The present findings show that adolescents presenting to an urban ED have alarming rates of violent behaviors. Specifically, ~75% of adolescents reported peer violence in the past year; the majority of this violence (~60%) was severe and could likely result in injury. Although direct comparisons are limited by differences in violence measures, these rates of peer violence appear to exceed those of national samples[2
] and prior school- and ED-based studies in Flint[15
]. For example, data from the school-based Youth Risk Behavior Survey shows that 31% of adolescents in Michigan, and 43% of adolescents in Detroit (data is not reported for Flint), report any past year fighting[2
]. There are several reasons why adolescent patients presenting to an urban ED may report elevated rates of violence. Urban ED patients over-represent economically disadvantaged groups living in high crime neighborhoods where there is a higher risk of morbidity and mortality due to violence-related injuries[1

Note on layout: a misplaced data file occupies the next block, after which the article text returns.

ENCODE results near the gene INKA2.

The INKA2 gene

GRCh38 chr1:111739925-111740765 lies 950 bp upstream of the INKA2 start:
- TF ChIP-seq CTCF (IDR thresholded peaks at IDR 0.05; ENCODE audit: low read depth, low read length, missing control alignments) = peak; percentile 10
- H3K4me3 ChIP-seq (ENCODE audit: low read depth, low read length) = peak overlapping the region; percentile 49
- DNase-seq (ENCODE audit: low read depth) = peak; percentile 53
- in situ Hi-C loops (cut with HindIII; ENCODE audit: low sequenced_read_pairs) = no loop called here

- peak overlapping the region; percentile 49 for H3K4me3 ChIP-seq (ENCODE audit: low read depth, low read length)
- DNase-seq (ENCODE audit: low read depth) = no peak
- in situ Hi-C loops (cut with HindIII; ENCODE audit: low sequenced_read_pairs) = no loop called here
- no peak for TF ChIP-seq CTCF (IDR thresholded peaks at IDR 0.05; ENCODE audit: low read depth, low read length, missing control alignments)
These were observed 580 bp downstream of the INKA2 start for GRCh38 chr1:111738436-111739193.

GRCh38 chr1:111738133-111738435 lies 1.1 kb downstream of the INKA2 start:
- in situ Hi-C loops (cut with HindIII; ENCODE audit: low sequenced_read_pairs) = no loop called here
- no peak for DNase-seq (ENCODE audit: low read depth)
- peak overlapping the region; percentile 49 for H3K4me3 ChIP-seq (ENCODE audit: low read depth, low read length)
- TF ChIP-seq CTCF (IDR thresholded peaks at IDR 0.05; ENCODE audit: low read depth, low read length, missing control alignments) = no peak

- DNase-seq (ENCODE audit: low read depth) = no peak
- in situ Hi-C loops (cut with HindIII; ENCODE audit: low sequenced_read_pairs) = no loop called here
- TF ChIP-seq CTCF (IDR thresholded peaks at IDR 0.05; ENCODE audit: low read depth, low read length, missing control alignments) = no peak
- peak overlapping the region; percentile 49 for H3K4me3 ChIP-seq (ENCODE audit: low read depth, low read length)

]. In addition, these youth are less likely to attend school regularly and may be missed in school-based surveys.
To our knowledge, no prior ED studies have assessed adolescents’ dating violence (i.e., physical aggression). About a quarter of youth reported dating violence, which exceeds rates from community samples of adolescents[3
]. Consistent with the literature, most adolescents who reported dating violence also reported peer violence[3
]. Surprisingly, the reason for the current ED visit (e.g., medical, acute injury) was not related to past year history of peer violence; however, adolescents reporting severe dating violence were more likely to present for a medical complaint. Together, these findings highlight the importance of universal screening protocols for peer and dating violence among adolescents in the urban ED.